Thomas Jefferson’s Reasoning for “The Right to Bear Arms”


jefferson

It has been absolutely shocking, and sickening, the shooting of the  20 helpless children and the adults that bravely tried to protect them. It is not surprising in the least that in the emotion of the horror there has been a demand for Gun Control. I too am disturbed from the evilness of the act, but I thought as a counterweight I would post this article to expose both Americans and Canadians to the rational that brought about the 2nd Amendment.

Disclosure: Inasmuch as I live in Canada and also feel secure in my life, I don’t feel personally that I need a gun for protection therefore I do not own any form of weapon. Likewise, in the past a friend invited me to go hunting with him. I had a deer in the cross-hairs, by couldn’t pull the trigger to kill the critter. No sense to have a gun. So as I write this, I assure you that I am not biased because I have a weapon.

As I write I recognize that this is a very hot topic and I could lose half of the readers either side of the line.  As always, I write to get information out that is not generally known or reported on. In the purest sense, the Athenian sense, democracy is a conversation by anyone that wishes to add a voice, and then the people can decide for themselves what they believe and/or what they will vote for. Is this not the path of an informed and intellectually maturing population.

Thomas Jefferson’s Reasoning for “The Right to Bear Arms

As the issue of Gun Control explodes in America, and spills into Canada, it is  time to look back in history to understand the intent Thomas Jefferson had in the writing of the 2nd Amendment. It seems that Americans do not know their history, and it is rather sad that it is a Canadian that has to bring this to their attention.

Jefferson served as a delegate to the Second Continental Congress therefore he, with the other delligets were front and center to the American rebellion against Britain and knew very well that their actions were worthy of treason and if unsuccessful their/his neck would be stretched by the hangman’s noose. Was he brave and a risktaker? Yes. Was he a man of action? Here is his take on that: “Do you want to know who you are? Don’t ask. Act! Action will delineate and define you”.

The Congress was the organization that made preparations to fight the British Empire (the governing body for the the then 1%) for independence and freedom. This surely effected  his opinion on the need for weaponry to throw off tyranny. He saw the tyranny of men so quick to capitalize on the populous for their own advantage and overindulgent prosperity. Freedom was his answer to oppression. He saw this all close up and personal.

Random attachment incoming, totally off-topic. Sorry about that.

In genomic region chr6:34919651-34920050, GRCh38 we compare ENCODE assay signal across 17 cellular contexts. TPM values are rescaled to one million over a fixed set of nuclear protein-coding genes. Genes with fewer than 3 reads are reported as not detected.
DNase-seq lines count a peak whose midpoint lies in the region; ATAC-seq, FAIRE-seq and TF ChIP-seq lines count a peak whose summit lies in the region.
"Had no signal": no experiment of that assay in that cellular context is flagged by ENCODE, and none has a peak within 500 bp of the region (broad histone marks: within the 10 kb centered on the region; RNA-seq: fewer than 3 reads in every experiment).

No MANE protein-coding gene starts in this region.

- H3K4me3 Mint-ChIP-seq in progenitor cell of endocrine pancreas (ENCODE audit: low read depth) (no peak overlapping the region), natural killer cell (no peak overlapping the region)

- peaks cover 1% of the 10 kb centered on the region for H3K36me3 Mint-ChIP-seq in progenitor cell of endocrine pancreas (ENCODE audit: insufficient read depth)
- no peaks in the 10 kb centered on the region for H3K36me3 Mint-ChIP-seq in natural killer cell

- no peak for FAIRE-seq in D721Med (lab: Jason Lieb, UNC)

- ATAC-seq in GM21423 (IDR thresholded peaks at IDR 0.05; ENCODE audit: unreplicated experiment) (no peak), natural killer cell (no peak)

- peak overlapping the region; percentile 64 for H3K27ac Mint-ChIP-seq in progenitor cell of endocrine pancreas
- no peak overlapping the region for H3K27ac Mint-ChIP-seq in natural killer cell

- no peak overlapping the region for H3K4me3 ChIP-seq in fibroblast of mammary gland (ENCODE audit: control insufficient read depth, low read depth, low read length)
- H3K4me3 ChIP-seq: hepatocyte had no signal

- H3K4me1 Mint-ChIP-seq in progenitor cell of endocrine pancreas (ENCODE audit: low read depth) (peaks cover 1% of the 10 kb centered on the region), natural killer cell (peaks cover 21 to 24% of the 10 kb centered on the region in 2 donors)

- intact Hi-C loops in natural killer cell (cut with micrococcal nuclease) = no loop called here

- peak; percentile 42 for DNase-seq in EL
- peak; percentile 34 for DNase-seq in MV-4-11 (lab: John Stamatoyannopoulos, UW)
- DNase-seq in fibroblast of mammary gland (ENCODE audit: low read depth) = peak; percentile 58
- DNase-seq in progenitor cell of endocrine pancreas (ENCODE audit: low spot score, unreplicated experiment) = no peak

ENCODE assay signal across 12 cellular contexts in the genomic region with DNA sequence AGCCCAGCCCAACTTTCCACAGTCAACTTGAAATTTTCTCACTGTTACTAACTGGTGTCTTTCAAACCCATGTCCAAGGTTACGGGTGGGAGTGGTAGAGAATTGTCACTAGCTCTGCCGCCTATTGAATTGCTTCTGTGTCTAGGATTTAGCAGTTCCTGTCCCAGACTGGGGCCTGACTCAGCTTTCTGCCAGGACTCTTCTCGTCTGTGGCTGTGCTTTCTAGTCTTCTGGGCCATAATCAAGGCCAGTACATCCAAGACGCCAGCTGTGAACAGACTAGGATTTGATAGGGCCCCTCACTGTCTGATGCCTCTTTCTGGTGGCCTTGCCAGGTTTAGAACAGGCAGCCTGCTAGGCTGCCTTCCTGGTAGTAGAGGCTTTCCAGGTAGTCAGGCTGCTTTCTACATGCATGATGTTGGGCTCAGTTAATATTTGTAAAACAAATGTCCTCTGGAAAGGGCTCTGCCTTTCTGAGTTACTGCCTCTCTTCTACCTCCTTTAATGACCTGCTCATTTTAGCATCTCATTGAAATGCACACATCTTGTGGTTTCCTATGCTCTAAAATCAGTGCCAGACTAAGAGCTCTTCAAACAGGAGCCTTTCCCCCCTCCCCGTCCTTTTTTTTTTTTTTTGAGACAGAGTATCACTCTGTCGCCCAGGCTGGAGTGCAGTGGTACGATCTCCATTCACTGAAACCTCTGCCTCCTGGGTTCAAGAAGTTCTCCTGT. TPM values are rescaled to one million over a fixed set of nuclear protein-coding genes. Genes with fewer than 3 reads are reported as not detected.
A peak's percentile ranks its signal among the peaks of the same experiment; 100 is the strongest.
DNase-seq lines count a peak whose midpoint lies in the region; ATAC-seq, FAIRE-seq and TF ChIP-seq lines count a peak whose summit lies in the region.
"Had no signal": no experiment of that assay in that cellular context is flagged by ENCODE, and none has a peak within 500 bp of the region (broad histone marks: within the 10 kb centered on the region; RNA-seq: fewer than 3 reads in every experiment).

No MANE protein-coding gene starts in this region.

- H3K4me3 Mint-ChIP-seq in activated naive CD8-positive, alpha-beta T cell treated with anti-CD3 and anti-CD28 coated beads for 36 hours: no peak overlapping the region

Another thing you have to understand about Jefferson, it was the order of the day for the Congress to design a new model of a democracy. This required that the Founding Fathers study the democracies of the Iroquois, Athens and the Republic of Rome. Perhaps it is not surprising, seeing the results, that they favoured the Republic of Rome model. They also came to the conclusion that democracies were fragile and susceptible to those that would try to take over the government. Would others try to take advantage of the fledgling government? Likely. So built into the Constitution was safeguards for the Republic.

So Jefferson wrote the Constitution with strong wording in the 2nd Amendment to protect the rights of the people to bear arms. In an 1824 letter Jefferson wrote to J. Cartwright states “The constitutions of most of our States assert that all power is inherent in the people; that… it is their right and duty to be at all times armed.” He also wrote “A free state relies on its people to defend it when necessary and at all times to keep it free.” This is perhaps the reason that Americans look to the Right to Bear Arms as the defining principle of whether or not they have freedom and democracy. This is the gauge of their trust of the government. This is the reason Americans run to buy guns, despite the mass killing of Newtown, at the mention of Gun Control.

Source:   http://eyler.freeservers.com/JeffPers/jefpco29.htm

There are 2 reasons for Jefferson’s reasoning. Reason 1. “For a people who are free and who mean to remain so, a well-organized and armed militia is their best security. It is, therefore, incumbent on us at every meeting [of Congress] to revise the condition of the militia and to ask ourselves if it is prepared to repel a powerful enemy at every point of our territories exposed to invasion…(Thomas Jefferson: 8th Annual Message, 1808. ME 3:482 )

Source:   http://hematite.com/dragon/jefferson2nd.html

Reason 2. As before mentioned, Jefferson recognized that democracies are fragile organizations, susceptible to leaders that will misuse their power, and he also anticipated the day that an American leader might try to seize control of the Government. Here is a quote that forms somewhat of Jefferson’s view, “What country can preserve its liberties if its rulers are not warned from time to time that their people preserve the spirit of resistance?” Jefferson But here is the strongest quote I have found on Jefferson’s thoughts of  a future tyrant in Government “The strongest reason for the people to retain the right to keep and bear arms is, as a last resort, to protect themselves against tyranny in government”. There is no mixing words there. Source:   http://www.fightthebias.com/quotes/thomas_jefferson.htm